Current literature with good evidence (Grade II) shows that PS improves ordinary age-associated memory loss commonly seen in individuals age 50 and older. Results of a multicenter, fully randomized, double-blind, placebo-controlled trial indicate improvement equivalent to 12 years of de-aging in the PS-treated group taking 300 mg/d of PS for 12 weeks compared to the placebo group on both neuropsychological performance (learning, memory) and clinical global ratings (cognitive, behavioral domains).15,16 Patients with the most severe memory loss showed the most improvement on the parameters. The efficiency of PS compared to placebo was measured on the behavioral and cognitive performance tests of the Plutchik Geriatric Rating Scale and the Buschke Selective Reminding Test at three and six months after therapy.
In addition, further clinical evaluations and laboratory tests showed that BC-PS is well tolerated. These results are clinically important because these patients are representative of the geriatric population commonly seen in clinical practice (i.e., patients with multiple pathologies and on multiple drugs). In this setting, administration of BC-PS together with other drugs failed to show any pharmacological interactions as judged by clinical signs and symptoms for 3-6 months.15
At the time of this publication, there are no known ongoing human clinical trials at the National Institute of Mental Health studying the effects of PS on mental disorders or meta-analyses summarizing the existing effects of PS.
In short-term trials, no adverse events attributable to PS have been noted. In long-term clinical trials, side effects are rare and clinically unimportant, and have been limited to mild gastrointestinal symptoms.15
There is the potential concern that PS may interact with the anticoagulant heparin. This is clinically important for those patients taking heparin for short- or long-term treatment, such as in the prevention or treatment of pulmonary embolus or deep venous thrombosis.
There are no other reported contraindications or precautions with the use of PS for AD and depression.
PS is readily and commercially available as a dietary supplement in the United States, and because it is a natural substance, it is not regulated as a drug by the U.S. Food and Drug Administration.
In the United States, most research has been conducted with PS derived from cow brain tissue. However, due to the concerns about possible infectious disease transmission, soy-based PS supplements are beginning to replace bovine-based PS. Although sales of bovine-based PS have declined because of fear of contracting Mad Cow disease, no such incident has been reported in the United States.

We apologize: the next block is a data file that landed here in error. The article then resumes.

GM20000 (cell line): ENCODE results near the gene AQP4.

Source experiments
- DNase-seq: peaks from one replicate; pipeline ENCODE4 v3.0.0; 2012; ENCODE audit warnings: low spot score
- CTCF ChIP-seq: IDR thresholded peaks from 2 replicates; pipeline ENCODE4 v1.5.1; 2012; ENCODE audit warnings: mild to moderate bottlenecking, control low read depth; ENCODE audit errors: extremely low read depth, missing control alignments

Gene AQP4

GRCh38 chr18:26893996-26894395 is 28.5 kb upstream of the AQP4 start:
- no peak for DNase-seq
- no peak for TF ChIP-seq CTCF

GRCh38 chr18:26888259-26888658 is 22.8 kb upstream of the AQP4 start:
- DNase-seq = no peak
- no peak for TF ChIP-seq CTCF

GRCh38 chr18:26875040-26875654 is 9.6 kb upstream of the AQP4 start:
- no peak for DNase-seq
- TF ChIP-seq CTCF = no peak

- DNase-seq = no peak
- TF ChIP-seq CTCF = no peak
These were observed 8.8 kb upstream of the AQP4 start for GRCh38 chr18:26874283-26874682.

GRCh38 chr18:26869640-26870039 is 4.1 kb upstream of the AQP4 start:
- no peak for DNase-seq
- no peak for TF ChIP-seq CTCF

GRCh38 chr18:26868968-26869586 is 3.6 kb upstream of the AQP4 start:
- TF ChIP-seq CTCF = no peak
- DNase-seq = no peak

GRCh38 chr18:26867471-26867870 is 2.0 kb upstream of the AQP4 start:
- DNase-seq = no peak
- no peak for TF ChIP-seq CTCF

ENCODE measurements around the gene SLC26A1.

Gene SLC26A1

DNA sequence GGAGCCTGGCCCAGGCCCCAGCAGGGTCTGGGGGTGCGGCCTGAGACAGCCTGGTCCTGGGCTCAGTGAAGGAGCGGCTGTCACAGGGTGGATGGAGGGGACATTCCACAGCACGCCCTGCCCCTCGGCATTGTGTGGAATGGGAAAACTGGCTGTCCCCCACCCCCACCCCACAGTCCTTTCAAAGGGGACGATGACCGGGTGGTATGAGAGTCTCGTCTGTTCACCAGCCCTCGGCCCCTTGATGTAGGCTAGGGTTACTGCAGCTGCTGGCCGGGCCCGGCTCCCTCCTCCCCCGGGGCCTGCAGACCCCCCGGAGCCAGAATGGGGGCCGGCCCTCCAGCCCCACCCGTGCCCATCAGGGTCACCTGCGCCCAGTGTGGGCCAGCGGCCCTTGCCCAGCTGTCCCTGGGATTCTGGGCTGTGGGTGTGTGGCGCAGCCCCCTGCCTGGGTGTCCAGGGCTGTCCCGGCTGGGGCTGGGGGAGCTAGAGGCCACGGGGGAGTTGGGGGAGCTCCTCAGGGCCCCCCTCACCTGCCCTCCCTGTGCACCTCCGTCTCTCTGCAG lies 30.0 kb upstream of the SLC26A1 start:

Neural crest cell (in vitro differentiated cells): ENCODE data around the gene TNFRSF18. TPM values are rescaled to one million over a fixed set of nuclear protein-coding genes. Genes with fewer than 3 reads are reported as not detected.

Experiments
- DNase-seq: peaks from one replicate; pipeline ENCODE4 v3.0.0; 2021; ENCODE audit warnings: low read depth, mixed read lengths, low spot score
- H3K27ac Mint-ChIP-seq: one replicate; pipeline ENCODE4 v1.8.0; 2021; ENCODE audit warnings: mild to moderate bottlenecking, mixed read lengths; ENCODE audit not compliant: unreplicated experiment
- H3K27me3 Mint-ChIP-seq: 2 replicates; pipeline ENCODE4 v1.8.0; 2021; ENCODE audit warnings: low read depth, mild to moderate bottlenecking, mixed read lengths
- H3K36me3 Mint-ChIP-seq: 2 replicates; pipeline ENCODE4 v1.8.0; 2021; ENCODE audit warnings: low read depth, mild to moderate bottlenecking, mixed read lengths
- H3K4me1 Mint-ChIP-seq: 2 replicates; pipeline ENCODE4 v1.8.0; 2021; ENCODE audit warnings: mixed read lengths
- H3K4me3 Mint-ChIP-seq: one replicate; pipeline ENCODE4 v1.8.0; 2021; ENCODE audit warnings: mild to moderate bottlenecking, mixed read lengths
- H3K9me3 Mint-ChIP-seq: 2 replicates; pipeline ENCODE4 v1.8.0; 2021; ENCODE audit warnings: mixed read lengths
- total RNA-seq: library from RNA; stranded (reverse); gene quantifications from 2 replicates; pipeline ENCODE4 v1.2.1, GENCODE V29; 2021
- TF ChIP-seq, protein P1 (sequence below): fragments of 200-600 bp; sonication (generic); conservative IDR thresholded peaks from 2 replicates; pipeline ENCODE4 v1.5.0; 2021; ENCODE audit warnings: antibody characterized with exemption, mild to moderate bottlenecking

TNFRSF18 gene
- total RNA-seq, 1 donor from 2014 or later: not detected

Soy- and bovine-derived PS are not structurally identical (bovine-derived PS contains the omega-3 fatty acid DHA, which is not found in the soy form) and only a few clinical trials have studied the effects of soy-based PS.17 Nevertheless, recent animal studies comparing PS from different sources (egg, soy, and cow brain) have found that injectable soy PS is similar to cow PS in terms of mechanism of action.9
The standard dosage of PS in virtually all the published clinical trials is 100 mg three times a day. Only a few studies have used 200 mg twice a day. After achieving the full therapeutic effects, a lower dosage of 100 mg once daily may be sufficient to maintain good results in long-term studies.
High doses of cow and soy PS (800 mg/d) have been shown to modify the hormonal stress responses to exercise in healthy humans.18 Maximum safe doses in nursing or pregnant woman, children, and adults with severe kidney or liver diseases have not yet been established.
A large body of clinical data from many well-designed clinical trials has demonstrated the effectiveness of PS for the treatment of age-associated memory loss and cognitive decline in early Alzheimer’s disease and depressive disorders (see Table).
Based on short-term and long-term data, PS doses of 300 mg/d appear to be safe and have been associated with infrequent and minor side effects.
PS constitutes an addition to the natural armamentarium available to assist in the symptomatic improvement of patients with senility and dementia.
Based on available data, PS in a total daily dose of 300 mg could be used as a safe and effective alternative to other drugs for treatment of age-related memory loss and cognitive decline of early Alzheimer’s disease. Further clinical trials are needed to compare the relative effectiveness of PS to accepted therapy for the above diseases.
At this time, based on available data, PS cannot be recommended to treat or halt the progression of late-stage Alzheimer’s disease or dementia.
Dr. Ramalanjaona is Associate Chairman for Academic Affairs, Department of Emergency Medicine, Seton Hall University, School of Graduate Medical Education, South Orange, NJ; and Director of Research, Division of Emergency Medicine, St. Michael’s Hospital, Newark, NJ.